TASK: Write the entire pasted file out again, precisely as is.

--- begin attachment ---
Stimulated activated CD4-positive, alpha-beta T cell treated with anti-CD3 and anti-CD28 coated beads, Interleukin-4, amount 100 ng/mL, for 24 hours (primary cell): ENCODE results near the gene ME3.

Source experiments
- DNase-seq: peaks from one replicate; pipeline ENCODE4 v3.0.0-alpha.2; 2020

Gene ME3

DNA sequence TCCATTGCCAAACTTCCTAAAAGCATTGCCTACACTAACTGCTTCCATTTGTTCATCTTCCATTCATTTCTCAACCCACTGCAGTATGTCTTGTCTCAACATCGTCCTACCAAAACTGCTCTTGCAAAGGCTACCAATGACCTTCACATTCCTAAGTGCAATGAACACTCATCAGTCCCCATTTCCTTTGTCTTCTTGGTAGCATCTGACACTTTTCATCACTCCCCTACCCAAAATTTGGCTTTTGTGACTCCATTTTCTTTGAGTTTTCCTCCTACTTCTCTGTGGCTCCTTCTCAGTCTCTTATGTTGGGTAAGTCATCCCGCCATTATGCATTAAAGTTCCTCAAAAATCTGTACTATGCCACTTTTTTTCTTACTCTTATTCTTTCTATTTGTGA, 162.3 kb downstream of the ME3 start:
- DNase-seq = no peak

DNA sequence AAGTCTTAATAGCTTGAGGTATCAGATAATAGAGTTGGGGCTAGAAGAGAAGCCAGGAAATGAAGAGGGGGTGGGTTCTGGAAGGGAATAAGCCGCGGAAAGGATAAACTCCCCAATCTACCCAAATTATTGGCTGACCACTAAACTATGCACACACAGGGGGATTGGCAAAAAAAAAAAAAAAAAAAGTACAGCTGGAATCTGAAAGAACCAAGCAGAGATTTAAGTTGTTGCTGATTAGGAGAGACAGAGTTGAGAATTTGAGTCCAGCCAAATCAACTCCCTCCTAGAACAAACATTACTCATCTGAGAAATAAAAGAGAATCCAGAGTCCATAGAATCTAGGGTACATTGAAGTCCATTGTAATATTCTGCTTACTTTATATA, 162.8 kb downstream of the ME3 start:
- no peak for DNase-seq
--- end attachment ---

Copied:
Stimulated activated CD4-positive, alpha-beta T cell treated with anti-CD3 and anti-CD28 coated beads, Interleukin-4, amount 100 ng/mL, for 24 hours (primary cell): ENCODE results near the gene ME3.

Source experiments
- DNase-seq: peaks from one replicate; pipeline ENCODE4 v3.0.0-alpha.2; 2020

Gene ME3

DNA sequence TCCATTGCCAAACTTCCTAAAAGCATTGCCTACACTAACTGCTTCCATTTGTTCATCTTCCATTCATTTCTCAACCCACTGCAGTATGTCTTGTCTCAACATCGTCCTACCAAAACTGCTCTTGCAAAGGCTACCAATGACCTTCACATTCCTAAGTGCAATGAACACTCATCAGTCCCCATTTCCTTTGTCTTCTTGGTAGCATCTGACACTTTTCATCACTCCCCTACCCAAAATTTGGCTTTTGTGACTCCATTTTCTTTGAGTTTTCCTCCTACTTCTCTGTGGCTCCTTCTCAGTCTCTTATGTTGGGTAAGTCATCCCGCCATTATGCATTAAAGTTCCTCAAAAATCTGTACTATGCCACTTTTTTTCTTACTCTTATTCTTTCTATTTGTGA, 162.3 kb downstream of the ME3 start:
- DNase-seq = no peak

DNA sequence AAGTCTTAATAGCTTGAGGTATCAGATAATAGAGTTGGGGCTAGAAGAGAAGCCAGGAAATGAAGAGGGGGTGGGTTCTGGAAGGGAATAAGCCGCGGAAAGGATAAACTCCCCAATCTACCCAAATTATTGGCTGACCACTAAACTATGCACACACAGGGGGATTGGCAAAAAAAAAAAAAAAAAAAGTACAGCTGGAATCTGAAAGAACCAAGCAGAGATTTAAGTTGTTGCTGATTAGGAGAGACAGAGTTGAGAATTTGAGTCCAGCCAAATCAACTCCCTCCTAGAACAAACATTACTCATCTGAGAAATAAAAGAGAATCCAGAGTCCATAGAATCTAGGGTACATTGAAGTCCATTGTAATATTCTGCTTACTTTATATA, 162.8 kb downstream of the ME3 start:
- no peak for DNase-seq